The UFO streaked past him steering towards the coastal city of Petrozavodsk.
From his vantage point, he saw a few spherical objects break away from the main body of the craft.
At three a.m., an engineer also allegedly reported seeing a glowing sphere exit a blimp like structure. The ship touched down in the forest, where more sightings were reported from a nearby village. But at four a.m., residents of Petrozavodsk observed an even stranger phenomenon.
Witnesses describe seeing an object resembling a luminescent jellyfish flying over the city's main avenue. It slowed to a halt and a pulsating light rain down from its belly.
People throughout the city saw beams of light descend over buildings and Lake Onaga. Then the floating jellyfish turned into a disc and flew away.
Sightings continued that morning, this time several hundred miles away over Finland. A photo allegedly taken there shows a bright oval object emitting tentacle like rays of light.
Residents reportedly claim the beams melted holes in their windows. People on the roads lost control of their vehicles, and many recalled the smell of ozone in the air.
By the following week, the international press claimed this was the result of a satellite launch, an explanation that was repeated numerous times by government officials and Western journalists, although it wouldn't be the first time a secret launch was mistaken for a UFO on December 3rd, 1967, the exhaust plumes from the Cosmos 194 orbital satellite were believed to be the beams of an alien craft. So maybe the Petrozavodsk phenomenon really was similar. Soviet authorities were likely more inclined to have the public believe it was a UFO than a secret spy satellite.
But if that's true, it doesn't explain why the government went to such lengths to study the incident later. In fact, UFOlogists say that the Petrozavodsk event was so important that it convinced the Soviet Academy of Sciences to spearhead their own special agency on UFOs created in 1978.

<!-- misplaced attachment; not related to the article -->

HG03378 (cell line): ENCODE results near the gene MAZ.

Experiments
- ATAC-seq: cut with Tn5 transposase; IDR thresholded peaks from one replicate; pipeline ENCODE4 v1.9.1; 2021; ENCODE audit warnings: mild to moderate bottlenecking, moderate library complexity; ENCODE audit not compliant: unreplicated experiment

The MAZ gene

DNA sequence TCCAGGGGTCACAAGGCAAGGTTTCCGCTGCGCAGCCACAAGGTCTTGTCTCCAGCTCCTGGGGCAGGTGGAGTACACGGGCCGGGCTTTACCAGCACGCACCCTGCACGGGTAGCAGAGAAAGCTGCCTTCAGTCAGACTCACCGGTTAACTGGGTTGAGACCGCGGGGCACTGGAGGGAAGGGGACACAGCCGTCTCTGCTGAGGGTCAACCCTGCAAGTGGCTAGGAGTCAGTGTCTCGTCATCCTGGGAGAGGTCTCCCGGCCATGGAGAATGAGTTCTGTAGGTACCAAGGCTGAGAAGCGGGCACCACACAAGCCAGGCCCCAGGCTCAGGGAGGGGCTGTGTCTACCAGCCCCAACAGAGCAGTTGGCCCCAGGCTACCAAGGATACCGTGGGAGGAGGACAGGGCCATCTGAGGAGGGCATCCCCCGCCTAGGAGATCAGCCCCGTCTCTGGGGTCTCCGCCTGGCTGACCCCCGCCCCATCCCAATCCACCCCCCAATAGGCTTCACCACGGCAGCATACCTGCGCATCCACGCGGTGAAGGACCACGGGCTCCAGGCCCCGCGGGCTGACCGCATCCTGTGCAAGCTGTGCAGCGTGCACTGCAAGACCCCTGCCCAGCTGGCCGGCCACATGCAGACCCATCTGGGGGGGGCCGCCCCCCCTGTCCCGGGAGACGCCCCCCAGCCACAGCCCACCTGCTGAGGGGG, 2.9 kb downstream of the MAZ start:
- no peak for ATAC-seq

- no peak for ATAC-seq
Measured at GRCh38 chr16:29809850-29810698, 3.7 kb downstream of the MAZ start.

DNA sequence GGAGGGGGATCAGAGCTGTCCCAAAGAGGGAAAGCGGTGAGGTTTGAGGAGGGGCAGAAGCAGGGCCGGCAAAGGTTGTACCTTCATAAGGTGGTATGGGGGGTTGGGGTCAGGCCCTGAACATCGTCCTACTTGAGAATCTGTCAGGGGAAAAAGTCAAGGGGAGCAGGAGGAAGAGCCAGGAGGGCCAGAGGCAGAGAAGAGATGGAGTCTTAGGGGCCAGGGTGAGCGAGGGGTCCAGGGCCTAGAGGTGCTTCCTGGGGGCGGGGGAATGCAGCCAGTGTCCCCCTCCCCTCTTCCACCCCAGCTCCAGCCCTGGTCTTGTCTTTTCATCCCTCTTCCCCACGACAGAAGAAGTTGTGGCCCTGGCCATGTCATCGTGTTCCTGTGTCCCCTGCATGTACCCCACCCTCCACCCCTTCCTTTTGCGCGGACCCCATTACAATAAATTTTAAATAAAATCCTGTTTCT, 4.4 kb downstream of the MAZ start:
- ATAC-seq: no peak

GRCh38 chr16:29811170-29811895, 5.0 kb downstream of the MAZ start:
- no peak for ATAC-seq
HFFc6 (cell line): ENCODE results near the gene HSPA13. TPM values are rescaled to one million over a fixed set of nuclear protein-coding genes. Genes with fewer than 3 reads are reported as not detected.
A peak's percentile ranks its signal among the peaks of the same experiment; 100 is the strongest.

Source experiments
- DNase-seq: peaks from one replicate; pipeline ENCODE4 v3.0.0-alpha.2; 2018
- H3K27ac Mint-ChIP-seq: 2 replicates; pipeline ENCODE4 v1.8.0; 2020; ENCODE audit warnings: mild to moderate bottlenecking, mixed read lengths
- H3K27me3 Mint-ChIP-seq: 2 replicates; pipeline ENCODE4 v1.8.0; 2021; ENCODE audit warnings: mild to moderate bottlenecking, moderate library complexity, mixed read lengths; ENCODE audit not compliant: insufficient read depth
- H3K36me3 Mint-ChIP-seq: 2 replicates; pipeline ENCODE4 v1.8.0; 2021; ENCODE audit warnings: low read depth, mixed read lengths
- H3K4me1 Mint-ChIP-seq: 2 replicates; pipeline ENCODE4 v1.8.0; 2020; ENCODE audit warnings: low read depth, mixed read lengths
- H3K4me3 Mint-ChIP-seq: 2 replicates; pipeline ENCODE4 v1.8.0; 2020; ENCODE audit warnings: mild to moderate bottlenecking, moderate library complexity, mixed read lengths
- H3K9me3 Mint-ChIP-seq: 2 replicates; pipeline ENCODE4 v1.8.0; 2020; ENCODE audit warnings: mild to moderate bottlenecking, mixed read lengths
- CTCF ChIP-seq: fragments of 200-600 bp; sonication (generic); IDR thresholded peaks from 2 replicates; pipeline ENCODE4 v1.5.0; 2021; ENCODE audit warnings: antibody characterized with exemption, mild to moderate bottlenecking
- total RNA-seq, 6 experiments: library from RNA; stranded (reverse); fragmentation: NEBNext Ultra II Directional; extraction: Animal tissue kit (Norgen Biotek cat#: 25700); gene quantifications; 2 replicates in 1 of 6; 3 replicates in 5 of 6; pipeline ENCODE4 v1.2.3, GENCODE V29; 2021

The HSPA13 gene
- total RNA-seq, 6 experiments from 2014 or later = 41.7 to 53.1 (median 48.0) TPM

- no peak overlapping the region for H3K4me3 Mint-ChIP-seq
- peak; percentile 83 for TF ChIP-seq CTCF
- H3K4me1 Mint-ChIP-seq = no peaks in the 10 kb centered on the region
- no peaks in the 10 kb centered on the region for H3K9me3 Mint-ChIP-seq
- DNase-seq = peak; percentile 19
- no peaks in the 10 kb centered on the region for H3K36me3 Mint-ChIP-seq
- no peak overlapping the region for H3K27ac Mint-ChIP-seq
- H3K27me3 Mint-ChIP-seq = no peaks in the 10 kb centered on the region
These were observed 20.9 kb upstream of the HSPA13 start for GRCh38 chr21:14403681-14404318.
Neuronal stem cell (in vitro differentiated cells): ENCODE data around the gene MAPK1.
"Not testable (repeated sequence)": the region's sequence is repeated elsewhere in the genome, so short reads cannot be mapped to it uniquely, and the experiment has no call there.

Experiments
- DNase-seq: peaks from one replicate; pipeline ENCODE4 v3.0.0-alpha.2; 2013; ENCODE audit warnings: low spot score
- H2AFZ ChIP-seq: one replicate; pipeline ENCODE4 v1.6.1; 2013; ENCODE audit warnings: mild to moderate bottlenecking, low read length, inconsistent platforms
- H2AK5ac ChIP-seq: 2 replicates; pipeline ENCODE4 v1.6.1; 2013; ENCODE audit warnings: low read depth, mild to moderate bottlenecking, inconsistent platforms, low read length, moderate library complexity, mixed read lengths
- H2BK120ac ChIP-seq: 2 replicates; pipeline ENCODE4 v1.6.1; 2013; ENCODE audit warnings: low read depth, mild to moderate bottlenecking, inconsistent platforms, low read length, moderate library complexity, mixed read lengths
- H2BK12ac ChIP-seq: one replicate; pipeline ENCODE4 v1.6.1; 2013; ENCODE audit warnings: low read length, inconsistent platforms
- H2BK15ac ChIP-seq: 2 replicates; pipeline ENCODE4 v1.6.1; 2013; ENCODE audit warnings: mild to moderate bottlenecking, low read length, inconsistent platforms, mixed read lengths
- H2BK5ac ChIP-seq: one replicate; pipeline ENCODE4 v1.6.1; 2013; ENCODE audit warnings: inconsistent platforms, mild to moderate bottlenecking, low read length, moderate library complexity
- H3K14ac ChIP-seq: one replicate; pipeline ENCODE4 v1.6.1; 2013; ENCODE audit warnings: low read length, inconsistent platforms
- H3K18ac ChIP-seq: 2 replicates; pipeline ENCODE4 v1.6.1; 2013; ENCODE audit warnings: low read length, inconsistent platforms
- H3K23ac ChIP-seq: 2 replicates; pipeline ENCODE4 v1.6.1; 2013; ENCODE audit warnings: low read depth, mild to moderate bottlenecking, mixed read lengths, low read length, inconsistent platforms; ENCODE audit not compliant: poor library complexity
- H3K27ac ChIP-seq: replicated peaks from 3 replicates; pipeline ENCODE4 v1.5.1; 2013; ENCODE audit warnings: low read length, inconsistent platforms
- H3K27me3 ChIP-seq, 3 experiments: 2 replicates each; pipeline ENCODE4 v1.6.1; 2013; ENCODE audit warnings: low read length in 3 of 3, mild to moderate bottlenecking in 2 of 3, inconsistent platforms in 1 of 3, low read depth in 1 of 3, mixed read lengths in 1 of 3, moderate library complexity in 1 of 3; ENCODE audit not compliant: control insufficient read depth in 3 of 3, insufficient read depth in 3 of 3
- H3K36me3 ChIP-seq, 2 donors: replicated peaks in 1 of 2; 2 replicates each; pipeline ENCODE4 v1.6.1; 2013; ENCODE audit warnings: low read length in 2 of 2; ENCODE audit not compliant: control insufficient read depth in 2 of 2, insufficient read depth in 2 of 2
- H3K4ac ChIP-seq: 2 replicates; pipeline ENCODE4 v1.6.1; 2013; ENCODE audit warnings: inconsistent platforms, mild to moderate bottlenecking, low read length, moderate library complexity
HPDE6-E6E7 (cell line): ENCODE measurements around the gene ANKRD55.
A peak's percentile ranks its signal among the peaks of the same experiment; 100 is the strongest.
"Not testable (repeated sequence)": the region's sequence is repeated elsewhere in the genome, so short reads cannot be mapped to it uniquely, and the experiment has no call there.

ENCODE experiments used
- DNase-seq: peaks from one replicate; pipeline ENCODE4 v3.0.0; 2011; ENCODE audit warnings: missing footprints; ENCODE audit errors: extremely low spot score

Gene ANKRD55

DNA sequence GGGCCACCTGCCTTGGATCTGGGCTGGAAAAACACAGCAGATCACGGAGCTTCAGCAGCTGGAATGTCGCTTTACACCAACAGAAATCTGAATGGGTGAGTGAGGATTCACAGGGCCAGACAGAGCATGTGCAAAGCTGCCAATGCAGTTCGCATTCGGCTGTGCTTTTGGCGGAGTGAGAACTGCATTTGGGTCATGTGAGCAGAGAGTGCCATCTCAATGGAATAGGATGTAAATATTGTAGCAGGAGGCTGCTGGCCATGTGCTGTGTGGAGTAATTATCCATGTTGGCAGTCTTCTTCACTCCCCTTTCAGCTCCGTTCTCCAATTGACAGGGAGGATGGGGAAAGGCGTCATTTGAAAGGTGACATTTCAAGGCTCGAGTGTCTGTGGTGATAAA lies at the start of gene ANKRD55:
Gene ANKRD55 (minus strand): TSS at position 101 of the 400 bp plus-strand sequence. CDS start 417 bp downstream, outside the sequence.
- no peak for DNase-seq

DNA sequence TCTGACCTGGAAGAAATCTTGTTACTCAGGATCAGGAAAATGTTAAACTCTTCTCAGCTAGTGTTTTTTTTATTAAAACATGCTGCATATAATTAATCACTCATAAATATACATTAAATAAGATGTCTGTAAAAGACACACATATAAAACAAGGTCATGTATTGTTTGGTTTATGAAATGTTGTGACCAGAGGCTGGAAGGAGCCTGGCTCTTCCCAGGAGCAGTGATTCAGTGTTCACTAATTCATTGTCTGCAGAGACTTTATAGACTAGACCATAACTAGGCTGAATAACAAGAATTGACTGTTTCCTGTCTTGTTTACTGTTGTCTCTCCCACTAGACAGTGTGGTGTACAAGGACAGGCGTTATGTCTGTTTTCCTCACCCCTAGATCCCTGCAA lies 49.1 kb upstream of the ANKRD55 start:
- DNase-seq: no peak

This alleged new organization was called Setka. It had two branches, Setka and was the civilian arm dedicated to collecting data on, quote, atmospheric phenomena. However, according to UFOlogists Mantlo and Stonehill, its real mission was to debunk UFO sightings. The other arm, called Setka M0 was much more sinister. This department was run by the military, like the alleged Lotos group. Their goal was to study UFOs and evaluate their threat to national security. If possible, they'd even develop new weapons using alien technology.
Unlike Lotos, Setka, M0 was said to contain experts from all different branches of government.
This inter-agency program was reportedly spearheaded by Yuri Andropov, head of the KGB. In 1978, Andropov told four million Russian soldiers to be on high alert for a bizarre aerial phenomena. Although most incidents could be explained, he may have suspected that a few were genuine contact with extraterrestrial life.
Andropov was likely terrified of the implications alien technology could have on a Cold War, meaning what might happen should it fall into American hands?
He ordered all Soviet UFO reports to be classified, but the presence of alien life was too big of a secret to keep forever.
Coming up, the Soviet press admits the existence of UFOs. This episode is brought to you by CVS Health, are you worried about mom or dad falling? The Symphony Medical Alert System by CVS Health is designed to help make them safer at home. Symphony works with both voice activation or a care about users can opt to wear along with smart sensors for coverage around the home. With twenty four seven emergency response and a streamlined app, you can monitor your loved ones well-being for enhanced peace of mind.
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Never compromise. Drink responsibly. Wild Turkey, Kentucky Straight Bourbon Whiskey fifty point five percent Alcohol Volume one on one proof copyright twenty twenty one. Campari America. New York. New York. Now back to the story on October 18th, 1978, one year after the UFO sightings in the city of Petrozavodsk, the USSR allegedly created an agency called Setka to study this unexplained phenomena.
There's still a lot we don't know about Setka. And truth be told, it's hard to trust what we do know. However, we're pretty certain many of the Soviet Union's top generals and scientists were involved.
A man known as Colonel Alexander Plock seen was one of the few who've come forward with information about the program. He says he was a geophysicist who up until 1991 supervised a top secret set collab based out of the research institute known cryptically as T.S. and I 22.
According to Pluck seen his laboratory created specialized equipment to estimate the size, density and speed of UFOs. They found that most anomalous events could be explained by natural phenomena such as unusual solar radiation. However, around 20 percent remained a mystery.